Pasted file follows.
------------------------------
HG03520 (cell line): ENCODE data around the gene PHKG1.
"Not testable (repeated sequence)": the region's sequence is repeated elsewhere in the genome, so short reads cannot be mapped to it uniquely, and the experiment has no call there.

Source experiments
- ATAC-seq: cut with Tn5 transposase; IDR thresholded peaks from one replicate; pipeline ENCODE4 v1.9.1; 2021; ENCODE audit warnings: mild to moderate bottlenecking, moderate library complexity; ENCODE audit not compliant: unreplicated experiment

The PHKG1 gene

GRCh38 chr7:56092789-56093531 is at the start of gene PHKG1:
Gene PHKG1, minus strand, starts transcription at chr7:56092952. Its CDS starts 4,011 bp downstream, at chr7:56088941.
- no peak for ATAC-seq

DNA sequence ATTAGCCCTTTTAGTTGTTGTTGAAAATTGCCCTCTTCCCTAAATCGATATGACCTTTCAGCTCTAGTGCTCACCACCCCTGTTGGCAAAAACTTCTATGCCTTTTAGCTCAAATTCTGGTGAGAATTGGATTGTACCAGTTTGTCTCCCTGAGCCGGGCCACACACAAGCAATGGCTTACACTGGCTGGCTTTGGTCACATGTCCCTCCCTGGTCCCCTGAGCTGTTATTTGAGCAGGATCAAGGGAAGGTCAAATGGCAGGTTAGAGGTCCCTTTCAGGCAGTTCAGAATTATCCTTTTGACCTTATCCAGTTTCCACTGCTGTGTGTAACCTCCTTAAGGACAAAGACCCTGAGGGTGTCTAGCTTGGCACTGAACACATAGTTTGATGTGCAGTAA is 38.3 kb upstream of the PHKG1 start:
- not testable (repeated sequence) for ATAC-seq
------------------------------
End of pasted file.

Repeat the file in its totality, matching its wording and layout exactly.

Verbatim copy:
HG03520 (cell line): ENCODE data around the gene PHKG1.
"Not testable (repeated sequence)": the region's sequence is repeated elsewhere in the genome, so short reads cannot be mapped to it uniquely, and the experiment has no call there.

Source experiments
- ATAC-seq: cut with Tn5 transposase; IDR thresholded peaks from one replicate; pipeline ENCODE4 v1.9.1; 2021; ENCODE audit warnings: mild to moderate bottlenecking, moderate library complexity; ENCODE audit not compliant: unreplicated experiment

The PHKG1 gene

GRCh38 chr7:56092789-56093531 is at the start of gene PHKG1:
Gene PHKG1, minus strand, starts transcription at chr7:56092952. Its CDS starts 4,011 bp downstream, at chr7:56088941.
- no peak for ATAC-seq

DNA sequence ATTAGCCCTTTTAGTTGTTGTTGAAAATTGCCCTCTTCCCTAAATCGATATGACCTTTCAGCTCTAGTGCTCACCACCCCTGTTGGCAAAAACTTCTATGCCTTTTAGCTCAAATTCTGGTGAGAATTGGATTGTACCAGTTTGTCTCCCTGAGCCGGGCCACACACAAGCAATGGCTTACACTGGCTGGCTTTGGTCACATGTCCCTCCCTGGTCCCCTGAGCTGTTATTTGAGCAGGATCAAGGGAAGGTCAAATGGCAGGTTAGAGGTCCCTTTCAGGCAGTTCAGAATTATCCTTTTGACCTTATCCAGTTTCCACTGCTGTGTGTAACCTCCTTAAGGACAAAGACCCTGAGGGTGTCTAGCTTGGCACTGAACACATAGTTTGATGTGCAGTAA is 38.3 kb upstream of the PHKG1 start:
- not testable (repeated sequence) for ATAC-seq